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January 16, 2015


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Written by: Lawrence
“I was very reasonably priced for my skill level and was able to book about 22 weddings the following year, and 40+ the year after that.”


PHOTOGRAPHYSILO.COM: In your early years of high school, were you involved in the yearbook ? What sparked your interest in photography?

TAURAN WOO:  Actually, when I was in high school I was obsessed with being a comic book artist!  I think my idea of a dream job back then was working at Marvel Comics and drawing Spider-man!  Well, at some point I sort of let that dream die, and studied Graphic Design instead.  I did get my feet wet with photography when I was in college and more in art school, but I never entertained the idea of doing it professionally until many years later.  I started in the wedding industry in 1997 as a videographer, and one day during a wedding, my eyes began to wander from boredom.  I looked over at what the photographer was doing, and from my years of experience of working with other photographers, I knew his photos weren’t going to be very good.  I remember thinking to myself, “This guy sucks!  I know I can do better than him!”  From then on, I was focused on how to get out of the video business and into photography, so I could do the things I knew I was capable of.  From that moment on, I needed to know everything there was to know about photography!  I was so naive!  haha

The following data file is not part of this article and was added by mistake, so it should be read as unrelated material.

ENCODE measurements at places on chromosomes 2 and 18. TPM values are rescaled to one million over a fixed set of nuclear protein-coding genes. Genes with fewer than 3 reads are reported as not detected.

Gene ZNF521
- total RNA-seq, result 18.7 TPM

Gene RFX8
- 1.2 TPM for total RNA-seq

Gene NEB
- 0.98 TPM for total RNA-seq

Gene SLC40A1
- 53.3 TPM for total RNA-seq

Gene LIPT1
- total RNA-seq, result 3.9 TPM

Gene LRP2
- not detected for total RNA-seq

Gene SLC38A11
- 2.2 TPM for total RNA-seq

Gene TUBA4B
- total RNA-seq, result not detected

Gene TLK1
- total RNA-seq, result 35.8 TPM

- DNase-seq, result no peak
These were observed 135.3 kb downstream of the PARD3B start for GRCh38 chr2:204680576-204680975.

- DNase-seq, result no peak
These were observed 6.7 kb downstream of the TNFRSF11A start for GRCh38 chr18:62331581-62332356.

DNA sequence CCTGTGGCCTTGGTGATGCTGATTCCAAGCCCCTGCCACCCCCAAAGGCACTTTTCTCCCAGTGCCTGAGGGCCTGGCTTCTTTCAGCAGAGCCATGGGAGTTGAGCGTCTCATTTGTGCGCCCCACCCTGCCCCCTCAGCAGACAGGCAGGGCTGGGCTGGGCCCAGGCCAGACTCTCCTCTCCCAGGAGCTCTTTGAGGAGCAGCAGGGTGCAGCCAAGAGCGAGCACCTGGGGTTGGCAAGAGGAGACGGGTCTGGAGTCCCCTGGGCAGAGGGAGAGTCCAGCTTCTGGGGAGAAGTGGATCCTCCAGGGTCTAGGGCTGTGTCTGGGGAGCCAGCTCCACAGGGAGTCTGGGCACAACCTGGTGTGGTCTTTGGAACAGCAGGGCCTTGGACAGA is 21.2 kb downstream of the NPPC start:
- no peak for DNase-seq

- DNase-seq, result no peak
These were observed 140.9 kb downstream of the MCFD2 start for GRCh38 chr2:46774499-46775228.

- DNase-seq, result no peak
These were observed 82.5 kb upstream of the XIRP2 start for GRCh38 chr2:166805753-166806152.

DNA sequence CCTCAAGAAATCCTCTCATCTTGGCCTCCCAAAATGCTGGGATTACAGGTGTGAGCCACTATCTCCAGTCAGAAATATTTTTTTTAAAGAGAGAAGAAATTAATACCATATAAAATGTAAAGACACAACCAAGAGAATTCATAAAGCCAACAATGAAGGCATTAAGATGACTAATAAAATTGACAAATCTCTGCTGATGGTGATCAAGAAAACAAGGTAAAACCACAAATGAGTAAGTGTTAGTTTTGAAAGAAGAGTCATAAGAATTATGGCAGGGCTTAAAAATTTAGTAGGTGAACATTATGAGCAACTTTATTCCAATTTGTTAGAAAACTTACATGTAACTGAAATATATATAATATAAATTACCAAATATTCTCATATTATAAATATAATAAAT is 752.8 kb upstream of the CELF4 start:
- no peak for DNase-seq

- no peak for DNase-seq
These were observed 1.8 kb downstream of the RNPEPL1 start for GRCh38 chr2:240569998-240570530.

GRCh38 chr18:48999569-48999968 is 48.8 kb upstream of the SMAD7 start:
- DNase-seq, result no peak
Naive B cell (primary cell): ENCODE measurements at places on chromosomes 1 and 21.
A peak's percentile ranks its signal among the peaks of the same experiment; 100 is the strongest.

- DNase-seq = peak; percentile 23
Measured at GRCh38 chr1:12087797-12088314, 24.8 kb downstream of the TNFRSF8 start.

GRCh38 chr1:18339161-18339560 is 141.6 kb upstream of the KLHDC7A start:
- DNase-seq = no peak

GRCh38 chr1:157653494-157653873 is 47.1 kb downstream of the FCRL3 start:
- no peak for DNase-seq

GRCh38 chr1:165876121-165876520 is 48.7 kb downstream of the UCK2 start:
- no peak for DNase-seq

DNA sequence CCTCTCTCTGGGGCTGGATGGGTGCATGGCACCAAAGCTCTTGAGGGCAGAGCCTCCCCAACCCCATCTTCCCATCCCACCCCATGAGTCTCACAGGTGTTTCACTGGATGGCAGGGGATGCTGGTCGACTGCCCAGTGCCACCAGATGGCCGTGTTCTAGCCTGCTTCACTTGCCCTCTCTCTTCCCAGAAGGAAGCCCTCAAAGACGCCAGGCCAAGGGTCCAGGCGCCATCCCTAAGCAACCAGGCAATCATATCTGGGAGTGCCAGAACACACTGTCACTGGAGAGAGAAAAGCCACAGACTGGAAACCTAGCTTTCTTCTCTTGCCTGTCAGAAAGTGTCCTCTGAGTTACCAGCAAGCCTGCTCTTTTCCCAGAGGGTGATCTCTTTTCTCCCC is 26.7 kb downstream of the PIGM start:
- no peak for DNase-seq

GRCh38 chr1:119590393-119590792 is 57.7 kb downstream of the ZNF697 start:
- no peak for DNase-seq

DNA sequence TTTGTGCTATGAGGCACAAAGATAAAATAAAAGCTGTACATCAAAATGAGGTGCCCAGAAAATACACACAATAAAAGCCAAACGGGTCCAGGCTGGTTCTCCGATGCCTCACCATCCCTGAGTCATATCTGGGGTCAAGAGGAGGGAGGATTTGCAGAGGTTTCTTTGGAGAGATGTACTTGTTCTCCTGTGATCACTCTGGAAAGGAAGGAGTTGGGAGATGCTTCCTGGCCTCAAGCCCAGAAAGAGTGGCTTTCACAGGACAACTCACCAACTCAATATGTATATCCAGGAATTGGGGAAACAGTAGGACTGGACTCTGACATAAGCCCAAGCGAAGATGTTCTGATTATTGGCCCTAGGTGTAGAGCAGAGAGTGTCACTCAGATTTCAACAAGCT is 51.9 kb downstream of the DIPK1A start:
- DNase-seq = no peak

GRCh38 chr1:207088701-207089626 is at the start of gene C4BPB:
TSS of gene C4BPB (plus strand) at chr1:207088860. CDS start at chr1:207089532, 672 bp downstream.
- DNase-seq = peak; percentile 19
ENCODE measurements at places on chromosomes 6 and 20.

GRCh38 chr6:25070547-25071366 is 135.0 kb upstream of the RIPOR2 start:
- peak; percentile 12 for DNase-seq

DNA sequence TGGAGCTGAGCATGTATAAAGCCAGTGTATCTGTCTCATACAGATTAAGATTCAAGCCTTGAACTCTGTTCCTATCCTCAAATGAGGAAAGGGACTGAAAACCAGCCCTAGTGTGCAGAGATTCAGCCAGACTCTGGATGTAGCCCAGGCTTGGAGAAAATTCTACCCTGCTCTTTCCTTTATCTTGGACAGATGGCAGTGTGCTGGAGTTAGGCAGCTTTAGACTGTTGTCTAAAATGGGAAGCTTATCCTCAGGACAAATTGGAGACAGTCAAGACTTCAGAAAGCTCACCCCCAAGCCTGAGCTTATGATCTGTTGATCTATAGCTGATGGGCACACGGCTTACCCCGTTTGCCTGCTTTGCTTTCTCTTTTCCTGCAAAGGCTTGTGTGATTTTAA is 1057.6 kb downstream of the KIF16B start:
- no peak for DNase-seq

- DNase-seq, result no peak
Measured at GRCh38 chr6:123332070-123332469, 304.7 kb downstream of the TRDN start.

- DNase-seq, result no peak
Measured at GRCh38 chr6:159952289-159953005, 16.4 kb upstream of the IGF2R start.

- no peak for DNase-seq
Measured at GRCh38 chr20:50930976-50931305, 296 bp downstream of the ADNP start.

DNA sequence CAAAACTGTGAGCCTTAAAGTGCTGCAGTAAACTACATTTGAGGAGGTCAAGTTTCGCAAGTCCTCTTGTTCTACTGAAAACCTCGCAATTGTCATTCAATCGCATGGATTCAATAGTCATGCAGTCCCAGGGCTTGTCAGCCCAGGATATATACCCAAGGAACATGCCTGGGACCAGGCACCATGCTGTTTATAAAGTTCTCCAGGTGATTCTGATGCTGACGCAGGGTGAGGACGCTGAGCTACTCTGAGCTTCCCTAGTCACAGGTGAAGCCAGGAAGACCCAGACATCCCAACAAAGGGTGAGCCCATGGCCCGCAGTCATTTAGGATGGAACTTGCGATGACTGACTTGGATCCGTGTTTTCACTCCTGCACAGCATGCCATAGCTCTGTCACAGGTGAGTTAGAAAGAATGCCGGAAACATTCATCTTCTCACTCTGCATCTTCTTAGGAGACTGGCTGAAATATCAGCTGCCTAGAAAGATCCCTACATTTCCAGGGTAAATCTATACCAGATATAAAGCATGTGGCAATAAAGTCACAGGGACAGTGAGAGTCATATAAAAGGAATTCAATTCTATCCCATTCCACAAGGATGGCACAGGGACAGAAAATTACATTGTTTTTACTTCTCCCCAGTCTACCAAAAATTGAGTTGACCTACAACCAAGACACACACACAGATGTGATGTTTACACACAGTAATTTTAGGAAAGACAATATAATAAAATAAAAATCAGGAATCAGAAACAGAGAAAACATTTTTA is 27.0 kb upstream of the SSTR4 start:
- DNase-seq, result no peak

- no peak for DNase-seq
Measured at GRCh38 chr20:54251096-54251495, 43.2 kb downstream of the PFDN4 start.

PHOTOGRAPHYSILO.COM: Do you still have photos taken from the early years when it all started? What were your subjects? Are the  digital photography pictures online to share with everyone to compare with your photography work today?

TAURAN WOO:  I only have a handful of my early stuff, it was quite a long time ago!  This was pre-digital age, pre-Photoshop even!  Mostly shots of my friends, local events, even a house fire in my neighborhood!  I can honestly say they were all crap.  Every once in a while I run across something I did long ago – I may put it on Facebook, just for laughs.

PHOTOGRAPHYSILO.COM:  What books did you read at the beginning of your wedding photography career that helped you prepare for today? Title of book, author and price of book please…just messing around, the title of the books should be fine thanks to google search. Do you recall any other resources that you referred to heavily to help you prepare for the wedding photography business? We want to know what the must have resources are to fully equip ourselves when and if we ever plan to take that leap of faith into wedding photography.